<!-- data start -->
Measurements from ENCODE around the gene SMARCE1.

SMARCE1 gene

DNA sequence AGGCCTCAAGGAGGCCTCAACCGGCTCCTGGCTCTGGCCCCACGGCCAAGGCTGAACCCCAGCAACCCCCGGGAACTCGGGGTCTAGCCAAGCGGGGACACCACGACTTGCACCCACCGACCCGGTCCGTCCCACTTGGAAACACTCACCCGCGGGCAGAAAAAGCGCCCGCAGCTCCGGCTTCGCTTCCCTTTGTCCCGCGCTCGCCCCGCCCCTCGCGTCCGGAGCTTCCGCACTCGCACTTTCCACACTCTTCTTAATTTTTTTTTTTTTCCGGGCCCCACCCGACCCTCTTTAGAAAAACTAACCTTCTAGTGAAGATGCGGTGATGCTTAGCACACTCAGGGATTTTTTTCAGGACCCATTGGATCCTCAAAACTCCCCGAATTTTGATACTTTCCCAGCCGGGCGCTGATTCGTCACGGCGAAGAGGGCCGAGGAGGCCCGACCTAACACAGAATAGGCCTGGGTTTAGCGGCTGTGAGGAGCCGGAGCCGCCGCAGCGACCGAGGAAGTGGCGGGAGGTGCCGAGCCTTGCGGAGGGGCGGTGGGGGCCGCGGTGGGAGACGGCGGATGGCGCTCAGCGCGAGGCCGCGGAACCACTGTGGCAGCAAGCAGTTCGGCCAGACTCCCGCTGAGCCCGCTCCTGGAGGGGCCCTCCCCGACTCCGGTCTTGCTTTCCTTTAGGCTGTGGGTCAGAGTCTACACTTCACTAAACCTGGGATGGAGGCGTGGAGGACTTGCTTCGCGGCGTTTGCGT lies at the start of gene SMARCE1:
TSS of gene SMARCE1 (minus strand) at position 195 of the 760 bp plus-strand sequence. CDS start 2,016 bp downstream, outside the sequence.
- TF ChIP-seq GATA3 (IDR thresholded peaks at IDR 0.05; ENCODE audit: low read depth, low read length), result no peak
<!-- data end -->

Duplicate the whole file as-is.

Measurements from ENCODE around the gene SMARCE1.

SMARCE1 gene

DNA sequence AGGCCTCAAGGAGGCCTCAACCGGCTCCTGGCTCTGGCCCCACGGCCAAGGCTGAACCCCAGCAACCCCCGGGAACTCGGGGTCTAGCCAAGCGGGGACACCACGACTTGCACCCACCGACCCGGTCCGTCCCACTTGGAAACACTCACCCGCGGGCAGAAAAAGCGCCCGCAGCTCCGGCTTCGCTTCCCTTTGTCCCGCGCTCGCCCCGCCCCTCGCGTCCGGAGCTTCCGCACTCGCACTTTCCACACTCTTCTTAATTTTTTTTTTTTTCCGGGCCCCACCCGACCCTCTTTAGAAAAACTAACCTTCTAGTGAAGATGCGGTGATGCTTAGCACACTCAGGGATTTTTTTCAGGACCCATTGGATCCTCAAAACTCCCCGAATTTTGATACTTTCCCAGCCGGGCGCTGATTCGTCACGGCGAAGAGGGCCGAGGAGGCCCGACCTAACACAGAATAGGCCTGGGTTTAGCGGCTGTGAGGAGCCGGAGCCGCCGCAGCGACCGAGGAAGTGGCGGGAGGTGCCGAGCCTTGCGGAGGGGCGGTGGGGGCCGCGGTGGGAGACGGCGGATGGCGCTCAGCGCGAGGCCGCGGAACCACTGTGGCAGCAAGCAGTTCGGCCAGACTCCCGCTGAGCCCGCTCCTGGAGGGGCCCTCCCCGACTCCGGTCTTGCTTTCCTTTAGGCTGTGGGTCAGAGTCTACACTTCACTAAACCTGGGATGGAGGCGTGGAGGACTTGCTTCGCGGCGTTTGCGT lies at the start of gene SMARCE1:
TSS of gene SMARCE1 (minus strand) at position 195 of the 760 bp plus-strand sequence. CDS start 2,016 bp downstream, outside the sequence.
- TF ChIP-seq GATA3 (IDR thresholded peaks at IDR 0.05; ENCODE audit: low read depth, low read length), result no peak